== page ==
Skip to main content
Article thumbnail
Location of Repository

Immunological detection of small organic molecules in the presence of perchlorates: relevance to the life marker chip and life detection on Mars.

By Catherine S. Rix, Mark R. Sims and David C. Cullen


The proposed ExoMars mission, due to launch in 2018, aims to look for evidence of extant and extinct life in martian rocks and regolith. Previous attempts to detect organic molecules of biological or abiotic origin on Mars have been unsuccessful, which may be attributable to destruction of these molecules by perchlorate salts during pyrolysis sample extraction techniques. Organic molecules can also be extracted and measured with solvent-based systems. The ExoMars payload includes the Life Marker Chip (LMC) instrument, capable of detecting biomarker molecules of extant and extinct Earth-like life in liquid extracts of martian samples with an antibody microarray assay. The aim of the work reported here was to investigate whether the presence of perchlorate salts, at levels similar to those at the NASA Phoenix landing site, would compromise the LMC extraction and detection method. To test this, we implemented an LMC- representative sample extraction process with an LMC-representative antibody assay and used these to extract and analyze a model sample that consisted of a Mars analog sample matrix (JSC Mars-1) spiked with a representative organic molecular target (pyrene, an example of abiotic meteoritic infall targets) in the presence of perchlorate salts. We found no significant change in immunoassay function when using pyrene standards with added perchlorate salts. When model samples spiked with perchlorate salts were subjected to an LMC-representative liquid extraction, immunoassays functioned in a liquid extract and detected extracted pyrene. For the same model sample matrix without perchlorate salts, we observed anomalous assay signals that coincided with yellow coloration of the extracts. This unexpected observation is being studied further. This initial study indicates that the presence of perchlorate salts, at levels similar to those detected at the NASA Phoenix landing site, is unlikely to prevent the LMC from extracting and detecting organic molecules from martian samples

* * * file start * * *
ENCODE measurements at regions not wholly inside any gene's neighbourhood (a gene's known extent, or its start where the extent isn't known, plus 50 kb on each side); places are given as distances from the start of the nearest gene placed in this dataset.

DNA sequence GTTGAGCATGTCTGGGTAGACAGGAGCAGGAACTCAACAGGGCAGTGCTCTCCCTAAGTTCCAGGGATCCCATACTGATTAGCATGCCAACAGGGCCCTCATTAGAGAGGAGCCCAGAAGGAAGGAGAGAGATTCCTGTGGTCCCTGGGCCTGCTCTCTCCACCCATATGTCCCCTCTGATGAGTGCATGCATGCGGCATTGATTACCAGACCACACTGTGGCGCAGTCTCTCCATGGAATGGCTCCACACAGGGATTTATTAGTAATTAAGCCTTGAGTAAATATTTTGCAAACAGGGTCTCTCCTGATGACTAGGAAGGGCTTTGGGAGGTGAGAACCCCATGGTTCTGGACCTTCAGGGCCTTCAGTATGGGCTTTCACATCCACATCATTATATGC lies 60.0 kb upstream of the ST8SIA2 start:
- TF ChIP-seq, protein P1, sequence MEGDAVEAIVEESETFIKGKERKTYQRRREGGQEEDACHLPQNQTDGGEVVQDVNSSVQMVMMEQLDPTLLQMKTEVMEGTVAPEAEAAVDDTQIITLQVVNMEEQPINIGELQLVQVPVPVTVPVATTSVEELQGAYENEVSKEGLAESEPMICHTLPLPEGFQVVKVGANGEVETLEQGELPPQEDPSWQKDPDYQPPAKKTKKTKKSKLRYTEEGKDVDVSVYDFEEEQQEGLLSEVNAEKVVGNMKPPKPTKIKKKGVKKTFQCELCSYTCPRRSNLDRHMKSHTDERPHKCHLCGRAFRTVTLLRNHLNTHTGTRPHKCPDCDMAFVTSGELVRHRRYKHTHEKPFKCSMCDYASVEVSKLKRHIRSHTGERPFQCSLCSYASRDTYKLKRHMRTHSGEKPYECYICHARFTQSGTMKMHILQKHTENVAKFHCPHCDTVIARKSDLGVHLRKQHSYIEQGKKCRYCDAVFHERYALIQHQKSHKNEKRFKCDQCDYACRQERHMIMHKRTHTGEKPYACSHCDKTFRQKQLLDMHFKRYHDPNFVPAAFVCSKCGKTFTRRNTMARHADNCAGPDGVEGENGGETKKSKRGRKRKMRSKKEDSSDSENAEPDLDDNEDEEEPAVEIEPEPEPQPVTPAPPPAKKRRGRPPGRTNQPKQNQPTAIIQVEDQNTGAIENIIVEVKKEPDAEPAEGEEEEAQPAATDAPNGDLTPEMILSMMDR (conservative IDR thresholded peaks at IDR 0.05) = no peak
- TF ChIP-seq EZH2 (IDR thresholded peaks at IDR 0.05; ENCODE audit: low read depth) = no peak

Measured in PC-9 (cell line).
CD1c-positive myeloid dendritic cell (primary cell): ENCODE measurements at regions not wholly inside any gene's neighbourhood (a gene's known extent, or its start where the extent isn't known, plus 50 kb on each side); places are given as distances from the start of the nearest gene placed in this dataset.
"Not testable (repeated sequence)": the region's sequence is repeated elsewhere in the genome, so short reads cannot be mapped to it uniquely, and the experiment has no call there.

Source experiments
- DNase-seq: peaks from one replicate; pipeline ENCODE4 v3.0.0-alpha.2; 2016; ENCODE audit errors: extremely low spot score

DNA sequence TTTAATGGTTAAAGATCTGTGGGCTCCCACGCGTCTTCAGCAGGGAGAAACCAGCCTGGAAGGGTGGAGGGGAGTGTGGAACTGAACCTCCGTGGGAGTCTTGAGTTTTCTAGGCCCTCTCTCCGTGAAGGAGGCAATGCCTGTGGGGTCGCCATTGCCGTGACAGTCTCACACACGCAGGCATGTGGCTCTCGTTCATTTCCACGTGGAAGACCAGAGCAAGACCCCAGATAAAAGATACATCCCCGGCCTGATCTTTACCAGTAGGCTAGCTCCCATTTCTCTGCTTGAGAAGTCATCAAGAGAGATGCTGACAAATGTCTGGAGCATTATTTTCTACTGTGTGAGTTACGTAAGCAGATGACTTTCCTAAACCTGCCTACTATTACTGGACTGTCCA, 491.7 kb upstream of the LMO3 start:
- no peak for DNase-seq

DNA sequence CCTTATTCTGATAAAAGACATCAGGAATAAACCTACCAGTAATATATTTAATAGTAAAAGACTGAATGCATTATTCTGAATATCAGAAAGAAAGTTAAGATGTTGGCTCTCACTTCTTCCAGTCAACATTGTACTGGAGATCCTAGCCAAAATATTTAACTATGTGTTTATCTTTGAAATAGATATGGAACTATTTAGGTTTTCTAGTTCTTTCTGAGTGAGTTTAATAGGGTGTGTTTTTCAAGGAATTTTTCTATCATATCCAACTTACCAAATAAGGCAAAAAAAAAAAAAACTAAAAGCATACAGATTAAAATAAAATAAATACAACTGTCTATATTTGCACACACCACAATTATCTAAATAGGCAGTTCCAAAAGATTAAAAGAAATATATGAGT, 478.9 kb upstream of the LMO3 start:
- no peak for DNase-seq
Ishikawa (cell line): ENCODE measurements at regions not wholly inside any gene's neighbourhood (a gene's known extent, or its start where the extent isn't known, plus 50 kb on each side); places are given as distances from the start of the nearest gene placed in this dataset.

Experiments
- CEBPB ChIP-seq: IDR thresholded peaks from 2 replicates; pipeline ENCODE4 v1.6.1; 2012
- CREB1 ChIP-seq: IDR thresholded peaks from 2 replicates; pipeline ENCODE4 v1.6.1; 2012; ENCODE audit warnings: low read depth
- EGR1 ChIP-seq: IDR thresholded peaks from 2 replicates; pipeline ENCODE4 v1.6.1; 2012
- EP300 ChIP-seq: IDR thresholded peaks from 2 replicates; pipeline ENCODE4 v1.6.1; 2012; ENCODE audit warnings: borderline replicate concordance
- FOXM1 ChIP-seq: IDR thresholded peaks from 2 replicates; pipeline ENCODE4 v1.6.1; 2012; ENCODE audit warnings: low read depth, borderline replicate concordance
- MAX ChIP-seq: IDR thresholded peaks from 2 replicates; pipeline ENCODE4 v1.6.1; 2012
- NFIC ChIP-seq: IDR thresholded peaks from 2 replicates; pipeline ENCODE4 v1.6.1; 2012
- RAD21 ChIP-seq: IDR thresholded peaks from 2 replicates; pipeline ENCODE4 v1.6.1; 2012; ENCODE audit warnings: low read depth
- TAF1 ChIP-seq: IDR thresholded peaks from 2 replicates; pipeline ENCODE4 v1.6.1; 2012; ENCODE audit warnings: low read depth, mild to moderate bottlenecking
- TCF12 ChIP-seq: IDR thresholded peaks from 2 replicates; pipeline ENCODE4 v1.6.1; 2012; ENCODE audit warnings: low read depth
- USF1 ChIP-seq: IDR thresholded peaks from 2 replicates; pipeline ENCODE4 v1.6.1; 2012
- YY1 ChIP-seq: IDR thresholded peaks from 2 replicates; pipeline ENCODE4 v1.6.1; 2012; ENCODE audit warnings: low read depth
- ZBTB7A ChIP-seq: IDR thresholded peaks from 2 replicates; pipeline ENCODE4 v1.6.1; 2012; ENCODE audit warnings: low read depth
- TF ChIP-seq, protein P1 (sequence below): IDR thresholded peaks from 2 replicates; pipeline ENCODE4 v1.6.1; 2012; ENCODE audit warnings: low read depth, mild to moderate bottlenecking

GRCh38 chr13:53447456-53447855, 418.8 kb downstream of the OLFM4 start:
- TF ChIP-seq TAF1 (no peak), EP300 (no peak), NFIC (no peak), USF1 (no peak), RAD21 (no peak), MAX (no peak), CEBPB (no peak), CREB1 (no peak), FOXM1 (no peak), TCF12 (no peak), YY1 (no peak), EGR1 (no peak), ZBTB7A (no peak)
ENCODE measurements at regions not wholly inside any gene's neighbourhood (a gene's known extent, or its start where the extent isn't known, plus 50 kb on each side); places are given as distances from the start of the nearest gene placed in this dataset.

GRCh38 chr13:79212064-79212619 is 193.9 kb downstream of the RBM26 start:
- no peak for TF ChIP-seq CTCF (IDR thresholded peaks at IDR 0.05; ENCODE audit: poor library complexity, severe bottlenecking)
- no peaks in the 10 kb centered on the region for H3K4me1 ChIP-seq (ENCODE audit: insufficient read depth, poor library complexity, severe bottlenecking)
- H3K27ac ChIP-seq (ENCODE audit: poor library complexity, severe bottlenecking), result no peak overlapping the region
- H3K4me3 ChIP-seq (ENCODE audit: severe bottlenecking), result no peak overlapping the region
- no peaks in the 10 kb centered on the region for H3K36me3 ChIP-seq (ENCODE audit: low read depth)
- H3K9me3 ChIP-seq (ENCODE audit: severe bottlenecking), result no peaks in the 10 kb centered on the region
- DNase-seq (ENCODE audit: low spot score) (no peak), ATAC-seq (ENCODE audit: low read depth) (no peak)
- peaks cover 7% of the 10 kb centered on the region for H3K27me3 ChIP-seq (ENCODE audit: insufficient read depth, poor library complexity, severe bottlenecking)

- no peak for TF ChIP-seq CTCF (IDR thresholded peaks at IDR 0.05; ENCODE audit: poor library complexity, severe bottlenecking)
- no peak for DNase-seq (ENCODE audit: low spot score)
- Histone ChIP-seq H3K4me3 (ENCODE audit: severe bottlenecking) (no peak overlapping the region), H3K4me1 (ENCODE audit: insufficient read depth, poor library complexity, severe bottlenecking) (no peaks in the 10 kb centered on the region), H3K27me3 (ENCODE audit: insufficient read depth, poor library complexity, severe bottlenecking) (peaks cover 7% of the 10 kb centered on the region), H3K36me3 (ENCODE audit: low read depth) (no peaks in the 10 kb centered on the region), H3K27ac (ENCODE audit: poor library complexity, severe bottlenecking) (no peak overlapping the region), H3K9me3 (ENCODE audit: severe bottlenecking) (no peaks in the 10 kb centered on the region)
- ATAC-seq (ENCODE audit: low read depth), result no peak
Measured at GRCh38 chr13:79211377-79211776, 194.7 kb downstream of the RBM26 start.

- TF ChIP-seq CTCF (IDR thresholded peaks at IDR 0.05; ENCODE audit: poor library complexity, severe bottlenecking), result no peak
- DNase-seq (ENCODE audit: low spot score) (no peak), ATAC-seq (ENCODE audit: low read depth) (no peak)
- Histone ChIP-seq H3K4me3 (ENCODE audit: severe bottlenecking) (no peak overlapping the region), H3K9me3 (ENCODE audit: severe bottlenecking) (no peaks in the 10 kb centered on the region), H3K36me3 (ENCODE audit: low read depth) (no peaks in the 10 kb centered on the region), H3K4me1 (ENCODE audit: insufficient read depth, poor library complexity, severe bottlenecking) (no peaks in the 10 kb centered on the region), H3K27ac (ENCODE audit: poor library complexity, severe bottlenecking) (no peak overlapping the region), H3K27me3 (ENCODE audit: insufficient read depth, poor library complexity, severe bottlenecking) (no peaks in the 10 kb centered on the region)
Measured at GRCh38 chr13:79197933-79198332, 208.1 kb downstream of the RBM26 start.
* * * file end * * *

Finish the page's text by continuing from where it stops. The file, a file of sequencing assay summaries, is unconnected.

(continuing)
Publisher: Mary Ann Leibert
Year: 2011
DOI identifier: 10.1089/ast.2011.0662
OAI identifier:
Provided by: Cranfield CERES

Suggested articles


  1. (2007). A possible biogenic origin for hydrogen peroxide on Mars: the Viking results reinterpreted. doi
  2. (2007). Appropriate calibration curve fitting in ligand binding assays. doi
  3. (2009). Detection of perchlorate and the soluble chemistry of martian soil at the Phoenix lander site. doi
  4. (2005). Development of a highly sensitive monoclonal antibody based ELISA for detection of benzo[a]pyrene in potable water. doi
  5. (2008). Development of a low power, high mass range spectrometer for Mars surface analysis. doi
  6. (2010). Growing prospects for life on Mars divide astrobiologists. doi
  7. (2010). Habitability of the Phoenix landing site. doi
  8. (1997). JSC Mars-1: martian regolith simulant [abstract 1797]. doi
  9. (2009). Lateral flow (immuno)assay: its strengths, weaknesses, opportunities and threats. A literature survey. doi
  10. (2011). Low pressure and dessication effects on methanogens: implications for life on Mars. Planet Space Sci 59:264–270. doi
  11. (1972). Mass spectrometric analysis of organic compounds, doi
  12. (2010). Methane adsorption on a martian soil analogue: an abiogenic explanation for methane variability in the martian atmosphere. doi
  13. (2008). Phoenix Mars mission—the Thermal Evolved Gas Analyzer. doi
  14. (2007). Putting together an exobiology mission: the ExoMars example. doi
  15. (2010). Reanalysis of the Viking results suggests perchlorate and organics at midlatitudes on Mars. doi
  16. (2005). Recognizing life in the Solar System: guidance from meteoritic organic matter. doi
  17. (2007). Searching for life on Mars: selection of molecular targets for ESA’s Aurora ExoMars mission. doi
  18. (2011). SOLID3: a multiplex antibody microarray-based optical sensor instrument for in situ life detection in planetary exploration. doi
  19. (2011). The ExoMars Rover Instrument Suite. MOMA—Mars Organics Molecule Analyser. European Space Agency, Noordwijk, the Netherlands. Available online at http:/ / science-e/www/object/index.cfm?fobjectid=45103&fbodylo ngid=2132.
  20. (2005). The Specific Molecular Identification of Life Experiment (SMILE). Planet Space Sci 53:781–791. doi
  21. (2010). Wet chemistry experiments on the doi

To submit an update or takedown request for this paper, please submit an Update/Correction/Removal Request.